Are you paying more than you should on your car payments? If you took out a loan to pay for your car, it’s a good idea to consider whether refinancing that loan could save you some money. Whether it was three or five years ago, the conditions under which you took at that may have since changed, and there could be a cheaper way to pay.
When You Should Consider Refinancing?
There are a few circumstances that may be different for you today than from when you took out your auto loan that may be a good reason for you to refinance.
Low Interest Rates: If the interest rate you are currently paying on your loan is higher than an interest rate you could get today, then you should refinance. According to consumer credit data from the Board of Governors of the Federal Reserve System, a 48-month new car loan from a commercial bank in February of 2008 had an interest rate of 7.27%. The same type of loan in February of 2012 cost 5.07%. Interest rates have been declining in recent years, so it’s likely that you can get a lower interest rate today by refinancing. To see what sort of interest rates you can get today, check out Bankrate.com.
Improved Credit Score: Your credit score is a number between 300 and 850 that’s based on your past credit history and represents your creditworthiness. The higher the number, the more creditworthy the person is. Interest rates are determined by your credit score. If, for some reason, your score has improved since you took out the loan, you might be able to get a lower rate. Run a credit check to determine your current credit standing. There are many websites where you can check your credit report for free.
(Also read: Easy Tips For Building Up Your Credit Score.)
Change In Financial Situation: If you recently experienced a significant change—either good or bad—in your financial situation, you might want to consider refinancing. A financial setback, like job loss, lower income or a big financial expense that ties up your finances, could impair your ability to make full payments on time. As long as you have strong credit, you may be able to refinance your loan and lower your payments, either by taking out a longer loan, or securing a lower interest rate. On the other hand, if you get a promotion or find that you have more money available, you might want to increase your payments in order to pay off your loan sooner, and pay interest for a shorter amount of time.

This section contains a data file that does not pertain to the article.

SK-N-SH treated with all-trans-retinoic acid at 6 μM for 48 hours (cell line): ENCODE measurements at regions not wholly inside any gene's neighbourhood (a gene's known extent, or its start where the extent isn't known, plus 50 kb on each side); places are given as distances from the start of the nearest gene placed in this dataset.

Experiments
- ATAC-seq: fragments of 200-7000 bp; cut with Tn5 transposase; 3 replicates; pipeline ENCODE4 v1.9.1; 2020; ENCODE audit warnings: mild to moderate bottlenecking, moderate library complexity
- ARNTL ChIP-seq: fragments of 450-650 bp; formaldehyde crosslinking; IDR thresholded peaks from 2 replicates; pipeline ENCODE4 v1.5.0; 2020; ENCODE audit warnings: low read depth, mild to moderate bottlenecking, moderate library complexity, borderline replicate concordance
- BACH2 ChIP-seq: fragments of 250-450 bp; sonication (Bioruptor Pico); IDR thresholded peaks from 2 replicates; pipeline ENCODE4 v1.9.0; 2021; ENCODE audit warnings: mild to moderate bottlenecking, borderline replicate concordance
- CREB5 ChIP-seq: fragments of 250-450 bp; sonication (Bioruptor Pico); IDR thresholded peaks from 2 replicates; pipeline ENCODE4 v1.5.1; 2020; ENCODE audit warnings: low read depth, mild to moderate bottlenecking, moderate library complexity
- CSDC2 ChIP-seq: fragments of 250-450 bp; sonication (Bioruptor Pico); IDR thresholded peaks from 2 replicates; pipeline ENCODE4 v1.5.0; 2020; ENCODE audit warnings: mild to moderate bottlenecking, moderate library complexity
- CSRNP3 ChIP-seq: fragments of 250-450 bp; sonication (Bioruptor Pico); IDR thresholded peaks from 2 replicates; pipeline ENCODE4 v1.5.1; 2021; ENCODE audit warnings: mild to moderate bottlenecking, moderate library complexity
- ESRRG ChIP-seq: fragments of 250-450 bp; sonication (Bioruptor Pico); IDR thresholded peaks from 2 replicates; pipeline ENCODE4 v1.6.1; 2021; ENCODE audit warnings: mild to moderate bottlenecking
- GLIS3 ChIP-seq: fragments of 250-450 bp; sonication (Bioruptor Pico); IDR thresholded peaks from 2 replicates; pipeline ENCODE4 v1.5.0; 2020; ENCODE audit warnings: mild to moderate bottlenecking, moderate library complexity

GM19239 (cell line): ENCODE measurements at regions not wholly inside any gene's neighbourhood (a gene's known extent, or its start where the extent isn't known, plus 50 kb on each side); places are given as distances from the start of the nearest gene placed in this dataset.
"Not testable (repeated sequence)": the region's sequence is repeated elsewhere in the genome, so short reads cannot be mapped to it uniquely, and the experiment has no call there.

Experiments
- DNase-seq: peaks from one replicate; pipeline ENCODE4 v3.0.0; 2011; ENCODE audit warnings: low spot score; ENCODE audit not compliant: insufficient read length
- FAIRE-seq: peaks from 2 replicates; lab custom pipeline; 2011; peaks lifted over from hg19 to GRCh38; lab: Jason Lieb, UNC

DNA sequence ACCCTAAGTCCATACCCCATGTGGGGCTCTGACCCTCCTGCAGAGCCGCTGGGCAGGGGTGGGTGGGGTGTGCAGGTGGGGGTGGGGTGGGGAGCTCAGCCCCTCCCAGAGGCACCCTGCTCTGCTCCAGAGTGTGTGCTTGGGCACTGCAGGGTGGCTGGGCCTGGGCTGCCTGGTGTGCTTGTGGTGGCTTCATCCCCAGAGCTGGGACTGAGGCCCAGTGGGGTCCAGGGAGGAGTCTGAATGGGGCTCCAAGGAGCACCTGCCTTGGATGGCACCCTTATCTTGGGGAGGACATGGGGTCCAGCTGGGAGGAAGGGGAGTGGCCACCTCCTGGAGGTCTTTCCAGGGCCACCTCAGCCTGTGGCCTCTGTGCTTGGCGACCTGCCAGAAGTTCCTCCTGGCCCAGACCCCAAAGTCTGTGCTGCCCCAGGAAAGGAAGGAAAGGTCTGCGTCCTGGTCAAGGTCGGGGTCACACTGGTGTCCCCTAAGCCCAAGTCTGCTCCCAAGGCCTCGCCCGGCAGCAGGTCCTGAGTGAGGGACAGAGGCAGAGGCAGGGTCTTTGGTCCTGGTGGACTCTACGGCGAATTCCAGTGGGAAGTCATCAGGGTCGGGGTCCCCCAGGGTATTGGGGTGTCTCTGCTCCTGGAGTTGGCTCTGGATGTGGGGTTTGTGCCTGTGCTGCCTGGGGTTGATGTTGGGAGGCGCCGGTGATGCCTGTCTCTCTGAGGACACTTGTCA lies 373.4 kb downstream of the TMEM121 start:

How To Get The Best Deal
So you made the decision to refinance your car loan. That’s just the first step. In order to reap the benefits of refinancing, there are a few more things you need to do first.
Know Your Stuff: Read your monthly statements and make sure you understand your current loan terms before you refinance your loan. You’ll need to know your current interest rate, as well as your remaining balance.
Shop Around: Don’t settle for the first low rate that you’re quoted. Shop around with multiple lenders, getting multiple quotes and then decide which one is best for you. If you don’t have the best credit, you might consider a credit union or smaller bank instead of a larger bank or auto refinancing company.
Don’t Forget The Fees: Lending companies usually do not charge a fee to apply for auto refinancing. However, there may be some fees associated with the actual refinancing, such as transfer of lien holder fees and state re-registration fees. These fees should be minor compared to the amount you save, but make sure you know what they are before you do business with a lender.
Understand The Requirements: Lenders usually have certain requirements for providing loans. These can vary among companies, but some requirements could include an age minimum, a valid driver’s license, a salary minimum, and proof of current auto insurance. Make sure you meet the necessary requirements before applying for a loan.
Do The Math: If you have selected a lender and determined new loan terms, do the math to make sure it will save you enough money to be worth the hassle. Add up your remaining loan balance, your total new interest rate payments and any other fees associated with the refinancing. Calculate the same for your current loan and compare the costs to determine whether refinancing is right for you.
Ready to get started? Shop around and see what interest rates you can get on sites like Bankrate.com, Edmunds.com and AAA.com. Most banks, like Capital One, Chase, Bank of America Merrill Lynch and others also offer auto financing services. Check with your bank to see what kind of programs they offer. And don’t settle with the first rate you get—make sure you have a broad idea of what’s available to you before you decide which is best for you.